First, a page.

0
$\begingroup$

A family has $10$ children. What is the probability that they have more girls than boys, given that at least two of the children are boys?

If it was the case for 3 children then I could have simply find all the combinations and then from that it becomes very easy but for such a big case how am I supposed to find the answer?

$\endgroup$
  • 2
    $\begingroup$ If exactly $2$ of the children are boys, and we assume every child is either a girl or a boy, then we have $10 - 2 = 8$ girls, so the probability is $1$. Either this is a trick question, or we're missing something. $\endgroup$ – DylanSp Apr 7 '16 at 17:15
  • $\begingroup$ Sorry? If exactly two are boys then exactly eight are girls. What am I missing? $\endgroup$ – lulu Apr 7 '16 at 17:15
  • 1
    $\begingroup$ Is it possible you meant: "at least two are boys"? $\endgroup$ – lulu Apr 7 '16 at 17:16
  • $\begingroup$ I think you guys are having trouble understanding the question. Given that 2 of 10 are boys. Now there are 8 places left. Of these 8 places 8 of them can be girls and 7 of them can be girls and 1 boy and 6 girls 2 boys. Now we have to find the probability of the cases happening. $\endgroup$ – Shababb Karim Apr 7 '16 at 17:24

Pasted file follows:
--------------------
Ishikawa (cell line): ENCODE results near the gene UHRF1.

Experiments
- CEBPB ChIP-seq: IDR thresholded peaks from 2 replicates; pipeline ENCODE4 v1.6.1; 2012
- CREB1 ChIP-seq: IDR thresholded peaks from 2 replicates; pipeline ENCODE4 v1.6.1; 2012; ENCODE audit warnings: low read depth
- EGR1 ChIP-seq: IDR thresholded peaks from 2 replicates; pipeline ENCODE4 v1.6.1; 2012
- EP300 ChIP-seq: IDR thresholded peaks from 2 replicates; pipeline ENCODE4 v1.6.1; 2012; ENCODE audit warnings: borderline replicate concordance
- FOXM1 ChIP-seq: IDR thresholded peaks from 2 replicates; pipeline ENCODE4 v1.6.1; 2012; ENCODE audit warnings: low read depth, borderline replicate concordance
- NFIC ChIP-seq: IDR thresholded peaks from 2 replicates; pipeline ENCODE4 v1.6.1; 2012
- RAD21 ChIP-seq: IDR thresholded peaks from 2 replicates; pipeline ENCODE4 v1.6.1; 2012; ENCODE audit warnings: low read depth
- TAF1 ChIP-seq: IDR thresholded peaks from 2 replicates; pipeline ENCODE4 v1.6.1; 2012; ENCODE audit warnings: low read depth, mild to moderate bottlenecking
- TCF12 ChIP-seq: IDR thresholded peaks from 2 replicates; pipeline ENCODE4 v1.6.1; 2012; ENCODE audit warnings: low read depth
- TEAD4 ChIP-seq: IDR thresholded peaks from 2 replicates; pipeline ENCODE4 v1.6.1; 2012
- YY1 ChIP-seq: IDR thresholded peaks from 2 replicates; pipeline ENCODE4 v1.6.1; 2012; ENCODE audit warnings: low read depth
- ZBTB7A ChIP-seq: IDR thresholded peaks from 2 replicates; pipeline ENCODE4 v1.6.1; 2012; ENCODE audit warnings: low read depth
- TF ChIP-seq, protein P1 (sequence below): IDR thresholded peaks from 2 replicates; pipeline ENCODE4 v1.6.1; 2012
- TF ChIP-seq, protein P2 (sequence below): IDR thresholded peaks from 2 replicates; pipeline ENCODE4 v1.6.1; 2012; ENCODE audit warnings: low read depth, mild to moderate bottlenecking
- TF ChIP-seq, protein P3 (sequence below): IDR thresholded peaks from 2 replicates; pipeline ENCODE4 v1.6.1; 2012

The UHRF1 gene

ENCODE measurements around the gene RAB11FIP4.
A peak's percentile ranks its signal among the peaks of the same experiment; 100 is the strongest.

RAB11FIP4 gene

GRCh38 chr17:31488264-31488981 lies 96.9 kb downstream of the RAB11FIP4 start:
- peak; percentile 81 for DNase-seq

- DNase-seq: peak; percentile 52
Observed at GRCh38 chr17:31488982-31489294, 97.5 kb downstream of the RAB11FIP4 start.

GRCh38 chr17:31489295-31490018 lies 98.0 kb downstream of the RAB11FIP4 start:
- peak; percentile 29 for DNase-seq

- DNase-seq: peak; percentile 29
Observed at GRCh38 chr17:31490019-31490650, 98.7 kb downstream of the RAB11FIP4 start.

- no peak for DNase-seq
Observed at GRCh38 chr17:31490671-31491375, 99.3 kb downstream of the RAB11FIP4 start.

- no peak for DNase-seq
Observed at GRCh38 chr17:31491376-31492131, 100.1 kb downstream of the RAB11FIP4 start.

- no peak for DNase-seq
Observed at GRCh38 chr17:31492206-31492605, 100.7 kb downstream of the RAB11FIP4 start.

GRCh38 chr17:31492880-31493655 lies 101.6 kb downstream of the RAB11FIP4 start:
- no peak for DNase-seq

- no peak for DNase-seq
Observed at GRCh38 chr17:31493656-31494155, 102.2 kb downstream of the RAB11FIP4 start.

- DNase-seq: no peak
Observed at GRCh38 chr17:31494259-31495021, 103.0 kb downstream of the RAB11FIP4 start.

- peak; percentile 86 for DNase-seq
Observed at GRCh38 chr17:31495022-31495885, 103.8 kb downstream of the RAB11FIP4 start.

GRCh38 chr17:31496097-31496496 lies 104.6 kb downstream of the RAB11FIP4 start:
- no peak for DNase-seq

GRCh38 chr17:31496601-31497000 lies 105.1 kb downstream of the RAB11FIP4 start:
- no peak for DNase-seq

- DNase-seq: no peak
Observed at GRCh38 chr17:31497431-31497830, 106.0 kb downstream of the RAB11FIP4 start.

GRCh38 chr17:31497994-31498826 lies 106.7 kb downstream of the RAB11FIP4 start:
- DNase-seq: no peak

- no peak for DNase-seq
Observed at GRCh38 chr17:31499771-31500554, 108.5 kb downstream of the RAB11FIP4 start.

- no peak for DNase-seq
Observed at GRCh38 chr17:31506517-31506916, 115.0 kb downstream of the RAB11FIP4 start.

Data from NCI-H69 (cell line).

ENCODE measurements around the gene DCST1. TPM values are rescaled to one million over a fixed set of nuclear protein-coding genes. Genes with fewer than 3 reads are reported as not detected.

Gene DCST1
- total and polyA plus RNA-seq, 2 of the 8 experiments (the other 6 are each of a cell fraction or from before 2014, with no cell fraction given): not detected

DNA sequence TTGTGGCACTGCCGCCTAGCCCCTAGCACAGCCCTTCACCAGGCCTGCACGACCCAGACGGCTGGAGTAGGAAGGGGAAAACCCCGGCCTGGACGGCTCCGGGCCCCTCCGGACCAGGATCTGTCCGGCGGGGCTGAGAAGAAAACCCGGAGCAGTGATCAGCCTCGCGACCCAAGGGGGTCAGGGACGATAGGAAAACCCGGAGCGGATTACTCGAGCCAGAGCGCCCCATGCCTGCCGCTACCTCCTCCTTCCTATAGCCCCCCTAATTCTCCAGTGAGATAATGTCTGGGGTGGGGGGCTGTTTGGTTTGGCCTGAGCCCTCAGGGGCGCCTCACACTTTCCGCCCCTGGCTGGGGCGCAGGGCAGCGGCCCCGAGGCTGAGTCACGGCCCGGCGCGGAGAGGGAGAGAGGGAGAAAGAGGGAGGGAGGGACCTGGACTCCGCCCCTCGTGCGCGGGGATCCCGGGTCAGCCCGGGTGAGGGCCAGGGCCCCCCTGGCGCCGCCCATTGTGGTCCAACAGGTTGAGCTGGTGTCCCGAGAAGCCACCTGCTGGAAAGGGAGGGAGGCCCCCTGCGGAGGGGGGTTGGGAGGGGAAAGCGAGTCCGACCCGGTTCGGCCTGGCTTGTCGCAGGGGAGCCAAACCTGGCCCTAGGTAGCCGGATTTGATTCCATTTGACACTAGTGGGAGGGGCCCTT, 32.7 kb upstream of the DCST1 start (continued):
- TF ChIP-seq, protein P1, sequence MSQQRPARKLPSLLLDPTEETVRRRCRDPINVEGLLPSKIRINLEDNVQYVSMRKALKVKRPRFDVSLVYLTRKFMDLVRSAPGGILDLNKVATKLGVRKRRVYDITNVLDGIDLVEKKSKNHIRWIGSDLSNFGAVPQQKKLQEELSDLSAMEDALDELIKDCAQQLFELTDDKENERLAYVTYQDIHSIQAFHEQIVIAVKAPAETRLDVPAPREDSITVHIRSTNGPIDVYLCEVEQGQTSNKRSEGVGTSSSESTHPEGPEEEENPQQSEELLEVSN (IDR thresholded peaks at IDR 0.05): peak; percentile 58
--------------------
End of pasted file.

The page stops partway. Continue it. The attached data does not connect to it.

• 2
    $\begingroup$ Right. So it's "at least" two boys, not "exactly" two boys as you wrote. In that case, the only winning scenarios are exactly $6,7,8$ girls. Just compute the probability of each of those cases (and I do mean "exactly", not "at least"). $\endgroup$ – lulu Apr 7 '16 at 17:31
1
$\begingroup$

Out of the $2^{10}=1024$ possible gender assignments, the restriction rules out those $11$ with one or no boy. These removed cases happen to be "favorable" cases, i.e., with more girls than boys. Moreover, there are ${10\choose 5}$ possible cases of a tie, and usually half of the rest would be favorable. Hence the desired probability is $$\frac{\frac12(2^{10}-{10\choose 5})-11}{2^{10}-11}=\frac{375}{1013}\approx 0.37 $$

$\endgroup$
  • $\begingroup$ Thank you. How did you calculate there are 11 cases with one or no boys? $\endgroup$ – Shababb Karim Apr 7 '16 at 18:16
  • 1
    $\begingroup$ Okay got it. C(10, 1) + C(10, 0) right? Thanks! $\endgroup$ – Shababb Karim Apr 7 '16 at 18:20

Your Answer

By clicking “Post Your Answer”, you agree to our terms of service, privacy policy and cookie policy

Not the answer you're looking for? Browse other questions tagged or ask your own question.